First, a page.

There has been a death in our far-flung family – my sister's mother-in-law Sarah Watson passed away in the Trobriand Islands of Papua New Guinea, where she lived all of her life. My sister relayed the news:
The day started off normally for her but by early afternoon she was feeling unwell.. She was carried to the health centre where she rested. We're not sure what treatment was provided, likely none but perhaps a saline drip (the extent of available interventions), and then she slipped away peacefully. The health officer said it was heart failure. It's rather sad that she wasn't at home but I think the relatives (Nimoa and others) would have held out hope that something could have been done for her at the health centre. Her body is back at home now and many, many people have congregated in mourning. She will be buried this afternoon before sunset in front of her house--not in the church cemetery, not in Vakuta next to her husband, [Lepani Watson] but in the ground that was her home for so many of her long years and very public and generous life. As you know, there is no morgue in Trobs and custom and commonsense require quick burial. The flights to Trobriands are on Sundays and Wednesdays. Andrew and Aggrey (Charles's cousin brother whom Sarah raised) will travel on Sunday and clear the immediate mourning. We are planning to make a trip in June for her sagali and to put up her gravestone. Sarah would have turned 81 on February 15. It is just short of a year ago that she was with us here in Canberra.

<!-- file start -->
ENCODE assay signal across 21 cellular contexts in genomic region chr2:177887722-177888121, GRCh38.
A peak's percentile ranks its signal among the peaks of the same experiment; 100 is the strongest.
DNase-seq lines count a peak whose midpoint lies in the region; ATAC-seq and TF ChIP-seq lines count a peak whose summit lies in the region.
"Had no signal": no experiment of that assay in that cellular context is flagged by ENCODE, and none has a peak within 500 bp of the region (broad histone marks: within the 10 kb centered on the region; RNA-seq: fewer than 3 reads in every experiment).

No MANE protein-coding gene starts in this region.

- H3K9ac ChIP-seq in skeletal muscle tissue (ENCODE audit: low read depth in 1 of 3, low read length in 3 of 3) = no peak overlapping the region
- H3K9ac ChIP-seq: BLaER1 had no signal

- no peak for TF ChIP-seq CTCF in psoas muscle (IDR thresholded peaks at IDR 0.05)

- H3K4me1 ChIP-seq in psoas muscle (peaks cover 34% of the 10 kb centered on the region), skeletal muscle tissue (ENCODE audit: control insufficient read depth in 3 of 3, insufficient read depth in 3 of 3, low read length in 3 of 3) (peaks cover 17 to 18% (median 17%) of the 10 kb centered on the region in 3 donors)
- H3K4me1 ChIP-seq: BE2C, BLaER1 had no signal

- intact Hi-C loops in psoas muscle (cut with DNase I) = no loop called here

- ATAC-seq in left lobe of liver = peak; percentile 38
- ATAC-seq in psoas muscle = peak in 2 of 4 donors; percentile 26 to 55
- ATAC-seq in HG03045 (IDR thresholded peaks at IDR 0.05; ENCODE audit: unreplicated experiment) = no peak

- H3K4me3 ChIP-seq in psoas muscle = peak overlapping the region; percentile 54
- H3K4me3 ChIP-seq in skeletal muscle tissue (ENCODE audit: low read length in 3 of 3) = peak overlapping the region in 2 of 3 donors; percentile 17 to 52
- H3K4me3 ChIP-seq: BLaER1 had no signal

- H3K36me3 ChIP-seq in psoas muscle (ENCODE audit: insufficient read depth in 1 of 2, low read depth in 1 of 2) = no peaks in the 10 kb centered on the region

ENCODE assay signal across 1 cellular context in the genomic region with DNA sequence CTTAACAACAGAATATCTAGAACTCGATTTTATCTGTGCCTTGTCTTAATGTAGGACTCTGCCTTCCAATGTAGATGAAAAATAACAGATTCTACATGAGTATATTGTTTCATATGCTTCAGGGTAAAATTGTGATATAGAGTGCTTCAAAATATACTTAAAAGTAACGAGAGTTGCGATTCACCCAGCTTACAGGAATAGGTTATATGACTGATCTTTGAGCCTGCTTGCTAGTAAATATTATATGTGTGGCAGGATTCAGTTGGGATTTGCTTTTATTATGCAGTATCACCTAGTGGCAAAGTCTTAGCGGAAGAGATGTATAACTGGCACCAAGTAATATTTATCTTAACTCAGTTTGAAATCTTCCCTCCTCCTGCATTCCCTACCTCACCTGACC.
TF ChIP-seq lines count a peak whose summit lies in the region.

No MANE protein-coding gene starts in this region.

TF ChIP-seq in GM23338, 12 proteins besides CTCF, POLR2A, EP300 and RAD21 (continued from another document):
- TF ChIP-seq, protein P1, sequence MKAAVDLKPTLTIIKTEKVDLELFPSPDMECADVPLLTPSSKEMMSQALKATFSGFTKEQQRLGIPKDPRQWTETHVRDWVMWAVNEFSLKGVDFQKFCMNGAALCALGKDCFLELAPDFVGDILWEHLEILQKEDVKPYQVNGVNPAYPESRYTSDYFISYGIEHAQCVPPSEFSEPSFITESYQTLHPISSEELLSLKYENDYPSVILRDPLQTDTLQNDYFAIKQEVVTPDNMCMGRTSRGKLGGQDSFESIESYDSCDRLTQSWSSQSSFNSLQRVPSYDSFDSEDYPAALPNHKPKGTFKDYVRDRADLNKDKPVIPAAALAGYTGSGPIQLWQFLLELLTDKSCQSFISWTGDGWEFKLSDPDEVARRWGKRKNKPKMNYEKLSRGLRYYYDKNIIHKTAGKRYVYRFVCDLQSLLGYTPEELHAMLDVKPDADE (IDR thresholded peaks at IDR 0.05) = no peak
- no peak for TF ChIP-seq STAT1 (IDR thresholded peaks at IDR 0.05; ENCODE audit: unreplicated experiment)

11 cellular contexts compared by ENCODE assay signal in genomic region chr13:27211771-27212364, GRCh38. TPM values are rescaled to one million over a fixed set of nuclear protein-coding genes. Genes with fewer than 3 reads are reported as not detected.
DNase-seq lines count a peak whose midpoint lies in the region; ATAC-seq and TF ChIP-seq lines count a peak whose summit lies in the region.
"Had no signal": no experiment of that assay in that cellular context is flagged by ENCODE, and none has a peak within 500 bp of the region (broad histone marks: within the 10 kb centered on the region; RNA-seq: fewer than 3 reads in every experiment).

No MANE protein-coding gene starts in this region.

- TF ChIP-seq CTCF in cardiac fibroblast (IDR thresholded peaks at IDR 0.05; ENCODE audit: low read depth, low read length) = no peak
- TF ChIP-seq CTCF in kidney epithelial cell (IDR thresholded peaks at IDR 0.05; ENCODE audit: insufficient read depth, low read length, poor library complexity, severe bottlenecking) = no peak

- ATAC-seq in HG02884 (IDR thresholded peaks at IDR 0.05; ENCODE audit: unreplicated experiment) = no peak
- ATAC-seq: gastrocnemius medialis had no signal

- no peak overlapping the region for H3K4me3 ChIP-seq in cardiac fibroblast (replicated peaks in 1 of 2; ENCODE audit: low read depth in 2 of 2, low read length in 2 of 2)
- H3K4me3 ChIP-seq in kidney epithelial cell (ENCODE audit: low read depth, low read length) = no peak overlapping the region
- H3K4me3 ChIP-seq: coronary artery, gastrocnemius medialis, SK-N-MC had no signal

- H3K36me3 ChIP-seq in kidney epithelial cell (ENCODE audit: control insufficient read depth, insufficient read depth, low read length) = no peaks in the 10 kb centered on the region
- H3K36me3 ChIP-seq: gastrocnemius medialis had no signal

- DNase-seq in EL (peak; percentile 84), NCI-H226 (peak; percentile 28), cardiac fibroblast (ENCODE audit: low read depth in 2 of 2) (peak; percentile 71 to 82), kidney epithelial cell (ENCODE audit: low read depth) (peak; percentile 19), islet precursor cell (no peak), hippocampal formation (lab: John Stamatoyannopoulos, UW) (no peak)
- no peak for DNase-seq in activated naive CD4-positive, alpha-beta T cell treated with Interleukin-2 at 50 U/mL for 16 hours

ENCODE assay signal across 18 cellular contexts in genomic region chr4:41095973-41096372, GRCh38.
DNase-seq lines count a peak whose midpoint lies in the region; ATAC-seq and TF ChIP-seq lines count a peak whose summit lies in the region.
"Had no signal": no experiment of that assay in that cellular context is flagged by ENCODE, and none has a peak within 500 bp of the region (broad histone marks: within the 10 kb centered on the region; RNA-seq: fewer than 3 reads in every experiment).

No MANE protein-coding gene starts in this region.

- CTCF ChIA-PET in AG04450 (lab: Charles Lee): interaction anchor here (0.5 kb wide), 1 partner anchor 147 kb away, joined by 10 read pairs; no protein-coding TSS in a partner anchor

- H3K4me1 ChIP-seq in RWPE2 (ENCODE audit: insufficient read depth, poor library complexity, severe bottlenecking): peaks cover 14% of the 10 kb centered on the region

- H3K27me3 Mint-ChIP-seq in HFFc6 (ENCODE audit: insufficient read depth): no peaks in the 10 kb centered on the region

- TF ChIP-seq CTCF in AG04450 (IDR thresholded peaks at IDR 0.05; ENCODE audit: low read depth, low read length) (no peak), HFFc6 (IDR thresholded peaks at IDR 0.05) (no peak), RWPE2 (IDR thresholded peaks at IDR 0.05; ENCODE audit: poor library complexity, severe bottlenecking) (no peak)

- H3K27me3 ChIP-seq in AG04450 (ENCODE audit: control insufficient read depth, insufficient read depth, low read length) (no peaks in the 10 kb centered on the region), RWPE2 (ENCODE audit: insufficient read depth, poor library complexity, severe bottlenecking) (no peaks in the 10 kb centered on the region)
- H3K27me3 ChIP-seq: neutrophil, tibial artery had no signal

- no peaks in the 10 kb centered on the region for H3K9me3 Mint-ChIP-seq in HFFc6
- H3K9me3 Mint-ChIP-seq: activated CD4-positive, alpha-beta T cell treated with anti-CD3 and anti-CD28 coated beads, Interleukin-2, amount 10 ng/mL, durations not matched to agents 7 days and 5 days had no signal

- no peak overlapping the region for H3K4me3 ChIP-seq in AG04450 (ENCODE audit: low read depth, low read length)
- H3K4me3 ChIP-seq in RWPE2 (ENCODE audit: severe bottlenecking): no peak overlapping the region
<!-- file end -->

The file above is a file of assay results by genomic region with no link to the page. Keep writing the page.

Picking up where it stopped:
This is a day of quiet reflection, celebrating her remarkable life, and fun and playfulness, celebrating Thierry's 8th birthday.
Thierry is the son of Andrew Lepani, one of Sarah's grandsons. Thierry is on the edge of the boat carrying Sarah, above, along with two other boys from the village. My sister says, "The person poling the boat is a young village boy. I believe it's most likely Justin, son of Wilson, Charles's cousin brother, but I can't quite make him out. The little guy with Thierry is Kennedy, also one of Wilson's sons, named after our father!" Andreas keeps this photo as the wallpaper on his computer. Sarah didn't use a computer, but she lived close to the sea all of her life. Even in old age, she was often barefoot.
The family has been collecting photos of Sarah; here are a few. In many photos she has a child in her lap. Besides her own son and daughter, she raised many other children, and she was a grandmother and great-grandmother. Below, she is with my sister's three children when they were young. And there's a photo of Nimoa, about whom Kathy says: "Nimoa is the first born son of Julie, Charles's sister. Sarah raised him from the time he was a baby, so they are very close. Nimoa always lived in the village with her and he built his house next to hers." There's a photo of Thierry here, too, in traditional dress. The final picture is one of Sarah last year visiting her son Charles's family in Canberra, Australia, standing on Mount Ainslie. (I love the sweater she is wearing there!)
Here in Indiana, far far away, we are also thinking about Sarah, wishing we had met her, and wishing we could be there to participate in the mourning. She had a huge impact on the life in her village, and led a life of great simplicity, complexity, and dignity. Our hearts go out to all of those whose lives she helped stabilize and enrich with her loving attention, day after day.